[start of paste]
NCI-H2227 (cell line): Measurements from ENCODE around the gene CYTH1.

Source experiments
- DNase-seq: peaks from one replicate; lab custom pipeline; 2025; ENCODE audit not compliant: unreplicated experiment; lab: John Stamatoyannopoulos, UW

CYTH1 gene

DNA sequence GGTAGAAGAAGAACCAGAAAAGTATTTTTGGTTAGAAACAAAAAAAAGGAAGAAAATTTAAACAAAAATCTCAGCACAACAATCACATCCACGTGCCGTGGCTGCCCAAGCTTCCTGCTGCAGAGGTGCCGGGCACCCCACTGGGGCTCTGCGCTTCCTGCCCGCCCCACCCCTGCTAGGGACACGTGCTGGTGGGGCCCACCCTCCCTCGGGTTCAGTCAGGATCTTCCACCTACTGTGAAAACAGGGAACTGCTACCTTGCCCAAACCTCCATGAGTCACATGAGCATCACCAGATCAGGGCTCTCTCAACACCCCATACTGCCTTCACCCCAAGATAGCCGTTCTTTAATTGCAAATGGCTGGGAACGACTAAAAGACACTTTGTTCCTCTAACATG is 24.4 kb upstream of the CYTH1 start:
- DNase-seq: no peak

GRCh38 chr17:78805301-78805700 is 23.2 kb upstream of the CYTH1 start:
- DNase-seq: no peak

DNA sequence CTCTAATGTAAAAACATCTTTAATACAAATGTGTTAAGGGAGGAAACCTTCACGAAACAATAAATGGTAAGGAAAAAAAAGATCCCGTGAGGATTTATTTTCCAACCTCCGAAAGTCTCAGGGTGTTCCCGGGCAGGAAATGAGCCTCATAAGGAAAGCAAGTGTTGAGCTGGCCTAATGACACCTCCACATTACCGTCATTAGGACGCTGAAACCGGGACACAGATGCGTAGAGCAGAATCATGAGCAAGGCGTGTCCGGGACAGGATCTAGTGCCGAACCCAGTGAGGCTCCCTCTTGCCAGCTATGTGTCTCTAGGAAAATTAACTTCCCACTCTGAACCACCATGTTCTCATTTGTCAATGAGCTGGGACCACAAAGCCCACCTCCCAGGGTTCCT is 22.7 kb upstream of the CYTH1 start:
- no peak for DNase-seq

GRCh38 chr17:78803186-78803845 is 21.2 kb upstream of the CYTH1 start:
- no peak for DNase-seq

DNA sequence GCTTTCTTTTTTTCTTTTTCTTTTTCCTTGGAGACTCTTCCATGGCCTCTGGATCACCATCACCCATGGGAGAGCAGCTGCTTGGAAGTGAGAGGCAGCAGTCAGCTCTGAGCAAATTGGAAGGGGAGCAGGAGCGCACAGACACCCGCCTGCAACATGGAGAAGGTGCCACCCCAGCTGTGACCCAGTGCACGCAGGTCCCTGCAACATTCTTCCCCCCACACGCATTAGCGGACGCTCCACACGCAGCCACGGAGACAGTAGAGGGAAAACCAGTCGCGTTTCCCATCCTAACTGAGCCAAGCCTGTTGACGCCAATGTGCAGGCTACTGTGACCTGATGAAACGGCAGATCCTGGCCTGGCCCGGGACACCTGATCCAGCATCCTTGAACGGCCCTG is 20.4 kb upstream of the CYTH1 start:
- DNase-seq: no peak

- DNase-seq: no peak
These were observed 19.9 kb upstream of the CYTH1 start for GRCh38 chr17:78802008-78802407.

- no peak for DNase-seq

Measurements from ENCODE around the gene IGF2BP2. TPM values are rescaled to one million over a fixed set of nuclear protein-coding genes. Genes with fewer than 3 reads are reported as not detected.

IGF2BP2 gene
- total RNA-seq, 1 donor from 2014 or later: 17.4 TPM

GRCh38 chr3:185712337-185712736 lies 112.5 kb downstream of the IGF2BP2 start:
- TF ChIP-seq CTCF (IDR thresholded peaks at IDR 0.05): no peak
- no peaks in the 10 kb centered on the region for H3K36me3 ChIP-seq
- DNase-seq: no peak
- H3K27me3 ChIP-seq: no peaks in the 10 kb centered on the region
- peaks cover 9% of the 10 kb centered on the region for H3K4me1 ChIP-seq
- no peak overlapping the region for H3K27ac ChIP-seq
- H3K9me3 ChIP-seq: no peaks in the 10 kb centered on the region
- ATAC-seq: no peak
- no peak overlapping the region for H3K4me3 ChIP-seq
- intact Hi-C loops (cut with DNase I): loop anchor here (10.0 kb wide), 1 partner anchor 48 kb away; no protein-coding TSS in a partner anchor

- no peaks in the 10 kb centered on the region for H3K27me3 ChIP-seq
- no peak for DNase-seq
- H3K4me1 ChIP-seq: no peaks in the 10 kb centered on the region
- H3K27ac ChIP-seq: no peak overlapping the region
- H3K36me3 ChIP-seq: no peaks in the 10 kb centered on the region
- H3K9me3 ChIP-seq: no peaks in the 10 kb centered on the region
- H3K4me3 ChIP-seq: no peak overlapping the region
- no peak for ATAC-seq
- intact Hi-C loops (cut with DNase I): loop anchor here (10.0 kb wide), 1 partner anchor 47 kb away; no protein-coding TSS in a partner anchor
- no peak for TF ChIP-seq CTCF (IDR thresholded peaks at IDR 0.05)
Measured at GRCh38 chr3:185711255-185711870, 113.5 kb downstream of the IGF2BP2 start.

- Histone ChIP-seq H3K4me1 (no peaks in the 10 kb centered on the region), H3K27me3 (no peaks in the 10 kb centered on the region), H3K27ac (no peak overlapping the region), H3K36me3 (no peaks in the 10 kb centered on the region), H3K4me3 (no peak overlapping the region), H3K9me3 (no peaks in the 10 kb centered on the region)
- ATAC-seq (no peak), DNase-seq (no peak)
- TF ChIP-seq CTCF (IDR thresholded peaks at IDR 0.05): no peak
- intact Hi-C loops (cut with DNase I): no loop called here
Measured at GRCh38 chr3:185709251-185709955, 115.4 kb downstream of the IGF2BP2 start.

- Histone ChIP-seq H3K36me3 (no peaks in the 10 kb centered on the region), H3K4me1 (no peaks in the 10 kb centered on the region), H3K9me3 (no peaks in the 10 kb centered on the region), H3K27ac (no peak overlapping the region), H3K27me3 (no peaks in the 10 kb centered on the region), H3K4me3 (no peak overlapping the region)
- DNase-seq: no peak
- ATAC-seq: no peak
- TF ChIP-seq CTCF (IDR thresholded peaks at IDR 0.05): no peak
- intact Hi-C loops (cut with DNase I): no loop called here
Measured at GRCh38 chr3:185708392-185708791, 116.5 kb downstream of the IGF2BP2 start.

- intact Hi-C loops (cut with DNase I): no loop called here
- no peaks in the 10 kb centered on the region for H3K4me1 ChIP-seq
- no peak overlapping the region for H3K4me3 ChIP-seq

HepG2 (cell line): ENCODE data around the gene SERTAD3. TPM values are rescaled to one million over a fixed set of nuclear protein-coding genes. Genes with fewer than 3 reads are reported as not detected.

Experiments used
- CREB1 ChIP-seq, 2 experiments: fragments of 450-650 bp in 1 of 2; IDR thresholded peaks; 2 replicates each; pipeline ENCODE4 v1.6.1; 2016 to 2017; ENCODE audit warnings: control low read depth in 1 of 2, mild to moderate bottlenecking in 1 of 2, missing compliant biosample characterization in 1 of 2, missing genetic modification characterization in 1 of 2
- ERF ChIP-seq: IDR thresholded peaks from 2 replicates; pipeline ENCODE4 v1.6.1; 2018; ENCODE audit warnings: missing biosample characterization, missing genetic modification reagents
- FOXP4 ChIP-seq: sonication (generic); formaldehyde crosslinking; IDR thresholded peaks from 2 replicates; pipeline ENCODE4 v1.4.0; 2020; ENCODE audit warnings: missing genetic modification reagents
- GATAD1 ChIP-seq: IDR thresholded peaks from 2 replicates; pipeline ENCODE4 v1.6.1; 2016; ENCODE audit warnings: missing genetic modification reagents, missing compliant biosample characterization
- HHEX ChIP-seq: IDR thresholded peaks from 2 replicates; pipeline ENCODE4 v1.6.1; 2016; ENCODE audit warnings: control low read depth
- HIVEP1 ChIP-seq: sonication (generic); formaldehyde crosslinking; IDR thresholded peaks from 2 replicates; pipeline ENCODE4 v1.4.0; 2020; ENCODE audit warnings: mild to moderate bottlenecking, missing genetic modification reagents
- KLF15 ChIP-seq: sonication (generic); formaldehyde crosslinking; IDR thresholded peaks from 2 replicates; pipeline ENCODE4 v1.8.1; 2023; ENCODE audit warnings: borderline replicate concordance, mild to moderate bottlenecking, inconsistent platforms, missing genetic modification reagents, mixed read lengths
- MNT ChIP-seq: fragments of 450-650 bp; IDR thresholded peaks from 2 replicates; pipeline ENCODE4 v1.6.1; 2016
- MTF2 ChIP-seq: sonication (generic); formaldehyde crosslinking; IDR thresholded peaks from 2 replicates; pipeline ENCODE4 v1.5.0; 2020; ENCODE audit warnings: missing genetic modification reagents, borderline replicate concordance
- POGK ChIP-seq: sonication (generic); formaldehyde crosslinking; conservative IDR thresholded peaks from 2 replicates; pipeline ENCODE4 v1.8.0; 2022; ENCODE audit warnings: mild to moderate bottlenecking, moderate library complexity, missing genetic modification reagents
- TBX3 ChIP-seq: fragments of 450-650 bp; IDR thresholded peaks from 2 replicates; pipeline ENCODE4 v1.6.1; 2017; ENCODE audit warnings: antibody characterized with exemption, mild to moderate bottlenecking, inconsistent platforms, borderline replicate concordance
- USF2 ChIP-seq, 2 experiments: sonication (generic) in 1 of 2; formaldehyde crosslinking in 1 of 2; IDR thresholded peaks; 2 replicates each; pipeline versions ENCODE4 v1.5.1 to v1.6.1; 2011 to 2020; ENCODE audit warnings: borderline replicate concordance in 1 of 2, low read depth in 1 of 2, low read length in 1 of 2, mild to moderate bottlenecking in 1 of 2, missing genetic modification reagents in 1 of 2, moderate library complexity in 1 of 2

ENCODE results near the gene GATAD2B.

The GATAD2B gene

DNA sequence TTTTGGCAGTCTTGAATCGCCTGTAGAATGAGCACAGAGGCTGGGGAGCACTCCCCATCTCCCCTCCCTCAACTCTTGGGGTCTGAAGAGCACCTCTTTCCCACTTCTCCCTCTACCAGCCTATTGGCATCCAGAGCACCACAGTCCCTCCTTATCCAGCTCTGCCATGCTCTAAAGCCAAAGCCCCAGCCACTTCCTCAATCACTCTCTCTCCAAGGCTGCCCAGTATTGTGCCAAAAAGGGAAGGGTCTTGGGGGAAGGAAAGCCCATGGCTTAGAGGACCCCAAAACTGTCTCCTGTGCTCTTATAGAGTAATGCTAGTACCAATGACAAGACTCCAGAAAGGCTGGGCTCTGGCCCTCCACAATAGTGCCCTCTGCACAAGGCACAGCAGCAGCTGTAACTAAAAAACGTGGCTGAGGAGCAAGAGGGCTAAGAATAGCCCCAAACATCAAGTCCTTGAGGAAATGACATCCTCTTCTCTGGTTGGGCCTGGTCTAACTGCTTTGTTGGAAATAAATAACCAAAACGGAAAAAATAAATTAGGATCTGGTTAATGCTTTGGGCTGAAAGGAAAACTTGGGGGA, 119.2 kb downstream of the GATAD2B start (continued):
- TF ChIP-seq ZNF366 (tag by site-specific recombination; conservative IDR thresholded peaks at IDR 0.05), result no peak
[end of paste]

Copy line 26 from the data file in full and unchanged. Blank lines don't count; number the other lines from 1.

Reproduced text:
- peaks cover 9% of the 10 kb centered on the region for H3K4me1 ChIP-seq